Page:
Recommendation: Communities need to address the issue of historic buildings through a well-considered, long-term plan, prior to a destructive earthquake. Government entities and private historic preservation organizations should consider providing incentives to strengthen chosen historic buildings and repair them after damaging earthquakes.
Lesson 35: More-effective education of the public is needed about risks that are related to natural gas leakage following earthquakes. Despite efforts by California natural gas companies to educate the public, almost all of the 156,000 customer gas shut-offs following the Loma Prieta earthquake were unnecessary. They were mostly initiated by poor advice from the media immediately after the earthquake.
Recommendation: Public education needs to be repeated whenever there is an opportunity. Pre-recorded audio and video tapes should be furnished to the media by natural gas companies, and notices should be inserted in utility bills periodically. Emergency response training for all media reporters should be encouraged.
Lesson 36: Disagreements over damage estimates, the cost of repairs, and the level of expected performance were frustrating and caused restoration delays. For example, a peer-review panel was selected by the California Department of Transportation immediately after the earthquake; however, this panel did not convene until March 1990. Following its review, some of the repairs to transportation structures, which had already begun, had to be halted or abandoned and much of the design redone, resulting in considerable delay and wasted effort and money.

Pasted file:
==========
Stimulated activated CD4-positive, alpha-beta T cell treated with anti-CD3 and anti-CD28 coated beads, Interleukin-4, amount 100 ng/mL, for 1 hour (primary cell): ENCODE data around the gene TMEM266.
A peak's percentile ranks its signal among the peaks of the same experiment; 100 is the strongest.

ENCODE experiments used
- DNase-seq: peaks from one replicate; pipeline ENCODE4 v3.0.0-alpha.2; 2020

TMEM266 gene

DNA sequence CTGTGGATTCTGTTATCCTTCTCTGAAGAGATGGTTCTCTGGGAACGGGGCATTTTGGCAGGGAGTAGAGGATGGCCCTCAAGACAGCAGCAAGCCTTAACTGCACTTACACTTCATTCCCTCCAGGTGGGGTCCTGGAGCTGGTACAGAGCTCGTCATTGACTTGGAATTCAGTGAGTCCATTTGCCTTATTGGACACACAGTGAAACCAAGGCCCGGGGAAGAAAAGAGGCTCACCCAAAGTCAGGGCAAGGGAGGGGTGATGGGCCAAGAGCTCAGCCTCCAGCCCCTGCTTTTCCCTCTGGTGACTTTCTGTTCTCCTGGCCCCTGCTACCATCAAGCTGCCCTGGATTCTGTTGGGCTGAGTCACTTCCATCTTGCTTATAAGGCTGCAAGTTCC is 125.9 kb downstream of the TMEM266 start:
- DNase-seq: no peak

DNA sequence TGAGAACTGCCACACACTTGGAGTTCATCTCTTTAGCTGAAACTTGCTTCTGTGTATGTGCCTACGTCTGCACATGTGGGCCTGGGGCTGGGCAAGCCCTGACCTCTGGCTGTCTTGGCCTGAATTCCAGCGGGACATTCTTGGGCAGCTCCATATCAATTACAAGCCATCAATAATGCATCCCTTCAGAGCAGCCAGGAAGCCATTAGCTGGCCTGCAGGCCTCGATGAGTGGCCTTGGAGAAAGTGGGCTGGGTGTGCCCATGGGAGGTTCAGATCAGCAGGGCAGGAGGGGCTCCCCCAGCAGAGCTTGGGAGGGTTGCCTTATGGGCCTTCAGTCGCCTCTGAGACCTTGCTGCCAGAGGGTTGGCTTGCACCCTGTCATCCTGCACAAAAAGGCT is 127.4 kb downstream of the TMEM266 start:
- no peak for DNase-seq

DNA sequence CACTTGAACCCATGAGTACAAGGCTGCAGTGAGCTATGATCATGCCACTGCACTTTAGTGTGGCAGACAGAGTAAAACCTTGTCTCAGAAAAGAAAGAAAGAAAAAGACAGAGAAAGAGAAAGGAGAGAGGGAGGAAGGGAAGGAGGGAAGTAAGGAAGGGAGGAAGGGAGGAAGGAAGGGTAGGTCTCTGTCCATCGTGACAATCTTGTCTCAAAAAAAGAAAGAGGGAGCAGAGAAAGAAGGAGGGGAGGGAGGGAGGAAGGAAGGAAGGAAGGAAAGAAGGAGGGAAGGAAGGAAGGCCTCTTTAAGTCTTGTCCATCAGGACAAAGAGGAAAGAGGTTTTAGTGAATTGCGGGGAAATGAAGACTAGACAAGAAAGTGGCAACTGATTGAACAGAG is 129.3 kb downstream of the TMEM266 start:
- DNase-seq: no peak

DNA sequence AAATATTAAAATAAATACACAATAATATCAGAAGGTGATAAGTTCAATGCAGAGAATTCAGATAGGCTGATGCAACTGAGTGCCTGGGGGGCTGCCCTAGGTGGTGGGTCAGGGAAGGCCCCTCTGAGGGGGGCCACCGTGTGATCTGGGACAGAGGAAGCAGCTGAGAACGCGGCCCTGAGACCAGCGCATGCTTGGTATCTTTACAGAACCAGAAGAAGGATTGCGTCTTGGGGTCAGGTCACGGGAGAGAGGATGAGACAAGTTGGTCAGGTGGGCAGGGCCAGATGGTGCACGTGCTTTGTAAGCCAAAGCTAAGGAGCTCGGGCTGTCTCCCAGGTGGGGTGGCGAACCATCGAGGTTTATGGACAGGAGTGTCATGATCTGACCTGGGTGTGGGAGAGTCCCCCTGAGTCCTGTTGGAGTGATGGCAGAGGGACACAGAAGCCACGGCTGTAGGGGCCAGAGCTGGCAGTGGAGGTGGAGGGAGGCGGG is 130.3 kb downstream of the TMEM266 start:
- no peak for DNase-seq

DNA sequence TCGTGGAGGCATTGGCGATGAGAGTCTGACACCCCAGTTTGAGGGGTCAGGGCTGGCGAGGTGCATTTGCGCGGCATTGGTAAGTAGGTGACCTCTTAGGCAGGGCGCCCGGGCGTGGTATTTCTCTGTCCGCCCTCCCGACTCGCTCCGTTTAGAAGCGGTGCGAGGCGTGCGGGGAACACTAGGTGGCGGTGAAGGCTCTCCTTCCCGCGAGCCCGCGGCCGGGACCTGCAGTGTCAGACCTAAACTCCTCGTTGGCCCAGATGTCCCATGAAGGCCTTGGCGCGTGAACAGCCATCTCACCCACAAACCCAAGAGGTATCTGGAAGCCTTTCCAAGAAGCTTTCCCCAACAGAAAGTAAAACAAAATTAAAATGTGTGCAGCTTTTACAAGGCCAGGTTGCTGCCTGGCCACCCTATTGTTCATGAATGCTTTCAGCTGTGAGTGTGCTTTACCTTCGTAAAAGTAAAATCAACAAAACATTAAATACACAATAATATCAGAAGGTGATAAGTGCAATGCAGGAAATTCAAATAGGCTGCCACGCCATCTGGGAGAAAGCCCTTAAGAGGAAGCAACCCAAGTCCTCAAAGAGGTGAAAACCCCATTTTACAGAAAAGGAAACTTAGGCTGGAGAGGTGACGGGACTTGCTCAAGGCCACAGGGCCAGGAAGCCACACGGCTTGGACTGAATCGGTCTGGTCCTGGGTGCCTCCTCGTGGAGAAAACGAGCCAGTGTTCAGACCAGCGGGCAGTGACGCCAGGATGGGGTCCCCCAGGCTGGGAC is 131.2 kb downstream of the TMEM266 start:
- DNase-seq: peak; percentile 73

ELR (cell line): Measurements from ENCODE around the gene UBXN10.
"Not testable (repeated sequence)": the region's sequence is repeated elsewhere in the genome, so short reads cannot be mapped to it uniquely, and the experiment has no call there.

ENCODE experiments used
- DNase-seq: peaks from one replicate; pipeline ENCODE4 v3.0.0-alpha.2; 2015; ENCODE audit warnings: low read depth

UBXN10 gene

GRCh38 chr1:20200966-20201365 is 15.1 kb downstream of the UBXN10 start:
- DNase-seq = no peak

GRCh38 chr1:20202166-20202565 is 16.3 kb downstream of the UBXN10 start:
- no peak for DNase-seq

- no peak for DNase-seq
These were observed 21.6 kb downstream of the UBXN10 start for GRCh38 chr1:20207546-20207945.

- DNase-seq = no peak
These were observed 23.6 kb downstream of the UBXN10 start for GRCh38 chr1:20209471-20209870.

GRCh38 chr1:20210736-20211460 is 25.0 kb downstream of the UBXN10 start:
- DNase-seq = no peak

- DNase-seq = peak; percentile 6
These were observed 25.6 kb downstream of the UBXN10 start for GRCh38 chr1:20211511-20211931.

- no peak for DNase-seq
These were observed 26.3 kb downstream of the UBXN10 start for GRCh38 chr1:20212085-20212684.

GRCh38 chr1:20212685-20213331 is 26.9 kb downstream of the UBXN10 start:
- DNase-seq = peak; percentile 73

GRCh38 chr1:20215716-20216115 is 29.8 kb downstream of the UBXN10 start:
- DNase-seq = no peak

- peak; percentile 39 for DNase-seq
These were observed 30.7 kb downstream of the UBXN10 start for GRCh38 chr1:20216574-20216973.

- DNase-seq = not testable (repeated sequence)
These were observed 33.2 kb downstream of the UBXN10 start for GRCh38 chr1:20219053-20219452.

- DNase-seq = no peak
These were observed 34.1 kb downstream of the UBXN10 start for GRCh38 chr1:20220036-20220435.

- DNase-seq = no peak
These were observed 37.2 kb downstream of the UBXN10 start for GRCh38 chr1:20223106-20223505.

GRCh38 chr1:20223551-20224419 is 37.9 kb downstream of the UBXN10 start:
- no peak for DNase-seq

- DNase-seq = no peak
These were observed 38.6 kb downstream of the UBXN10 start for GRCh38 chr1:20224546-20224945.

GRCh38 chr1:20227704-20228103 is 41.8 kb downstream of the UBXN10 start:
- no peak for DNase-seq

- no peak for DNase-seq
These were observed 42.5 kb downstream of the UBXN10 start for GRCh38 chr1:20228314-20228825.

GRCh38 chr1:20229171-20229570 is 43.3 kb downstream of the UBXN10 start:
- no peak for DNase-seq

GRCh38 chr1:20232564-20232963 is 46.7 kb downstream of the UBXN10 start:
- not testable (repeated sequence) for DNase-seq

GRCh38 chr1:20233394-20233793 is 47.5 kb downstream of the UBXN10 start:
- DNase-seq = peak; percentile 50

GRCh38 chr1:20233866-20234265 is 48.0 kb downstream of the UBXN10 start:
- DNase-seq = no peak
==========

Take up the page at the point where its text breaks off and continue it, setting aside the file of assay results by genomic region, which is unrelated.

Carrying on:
Recommendation: State and local governments and departments of transportation should select and contract with seismic peer-review panels in anticipation of future earthquakes. The panels should be charged with the review of designs for new facilities, as well as retrofit concepts and implementation methods for mitigation measures for old facilities. A clear set of instructions should be established for these panels ahead of time so that both the panels and the owners know what to expect and know the limitations on each party.
Lesson 37: Many of the most successful mitigation efforts were the direct result of state legislation, such as the California Field Act to protect schools and the California Hospital Act to protect hospitals. Nevertheless, it appears that many local governments in California and elsewhere do not adopt seismic safety requirements to protect the local population.
Recommendation: State governments should provide legislative incentives for local governments to adopt ordinances and to work cooperatively with adjacent and regional governments and with state and federal agencies to implement seismic safety improvements.